The three gardens I visited yesterday were open on the NGS (National Garden Scheme) -- a remarkable organization that promotes openings of private and public gardens for charity, usually one to several days a year. The selection process guarantees that the gardens are all visit-worthy.
They're published in an annual "Yellow Book" with garden descriptions and opening times. People clearly choose times good for their gardens, but they're usually on Saturdays, Sundays, or Bank Holiday Mondays.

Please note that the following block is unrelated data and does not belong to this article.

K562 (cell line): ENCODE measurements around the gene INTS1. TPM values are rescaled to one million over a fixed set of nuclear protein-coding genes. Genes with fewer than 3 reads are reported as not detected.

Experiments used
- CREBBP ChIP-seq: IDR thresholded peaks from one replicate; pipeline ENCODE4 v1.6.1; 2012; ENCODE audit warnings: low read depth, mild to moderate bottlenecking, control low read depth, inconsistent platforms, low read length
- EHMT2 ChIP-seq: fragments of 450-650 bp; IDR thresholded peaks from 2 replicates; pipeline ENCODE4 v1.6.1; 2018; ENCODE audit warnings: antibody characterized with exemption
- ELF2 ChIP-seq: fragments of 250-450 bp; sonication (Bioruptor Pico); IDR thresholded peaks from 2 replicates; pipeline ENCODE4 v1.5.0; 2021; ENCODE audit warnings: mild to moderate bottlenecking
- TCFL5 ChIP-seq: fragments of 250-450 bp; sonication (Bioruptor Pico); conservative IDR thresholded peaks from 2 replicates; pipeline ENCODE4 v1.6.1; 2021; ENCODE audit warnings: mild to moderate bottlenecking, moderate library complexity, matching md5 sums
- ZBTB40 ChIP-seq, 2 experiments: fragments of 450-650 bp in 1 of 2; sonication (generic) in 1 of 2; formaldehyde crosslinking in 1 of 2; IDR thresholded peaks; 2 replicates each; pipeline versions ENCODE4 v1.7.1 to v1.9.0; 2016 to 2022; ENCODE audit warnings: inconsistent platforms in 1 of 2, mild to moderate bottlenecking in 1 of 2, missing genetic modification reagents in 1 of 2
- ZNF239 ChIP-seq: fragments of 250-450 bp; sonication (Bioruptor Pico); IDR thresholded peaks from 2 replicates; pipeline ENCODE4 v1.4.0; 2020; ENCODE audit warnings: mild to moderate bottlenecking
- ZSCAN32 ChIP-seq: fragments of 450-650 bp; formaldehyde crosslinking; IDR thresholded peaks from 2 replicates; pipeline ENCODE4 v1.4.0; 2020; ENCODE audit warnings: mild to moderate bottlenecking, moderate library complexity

Looking at the maps of the different areas of the UK, and the numbers and densities of these gardens open on the NGS scheme is impressive -- it's a remarkable initiative, and raises a great deal of money for specific charities.
The first I visited was Gardener's Cottage, the private garden of the Head Gardener for West Dean Gardens and his wife, also a professional gardener. It was breathtaking, really, in how compact and spectacular it was, and almost impossible to reflect in photos. It was intensively planted, with just a small circle of grass, part given over to a wildflower meadow.
The garden visitors were fascinating, too -- they were obviously all keen gardeners, as it was threatening to rain, and their talk was of various aspects of the garden.